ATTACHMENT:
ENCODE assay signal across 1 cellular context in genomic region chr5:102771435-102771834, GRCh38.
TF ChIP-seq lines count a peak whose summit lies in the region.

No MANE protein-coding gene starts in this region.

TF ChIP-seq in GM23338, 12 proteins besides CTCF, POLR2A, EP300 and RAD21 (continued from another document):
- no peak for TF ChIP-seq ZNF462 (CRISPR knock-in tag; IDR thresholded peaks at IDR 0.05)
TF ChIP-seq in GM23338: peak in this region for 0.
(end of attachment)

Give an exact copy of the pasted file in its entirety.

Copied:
ENCODE assay signal across 1 cellular context in genomic region chr5:102771435-102771834, GRCh38.
TF ChIP-seq lines count a peak whose summit lies in the region.

No MANE protein-coding gene starts in this region.

TF ChIP-seq in GM23338, 12 proteins besides CTCF, POLR2A, EP300 and RAD21 (continued from another document):
- no peak for TF ChIP-seq ZNF462 (CRISPR knock-in tag; IDR thresholded peaks at IDR 0.05)
TF ChIP-seq in GM23338: peak in this region for 0.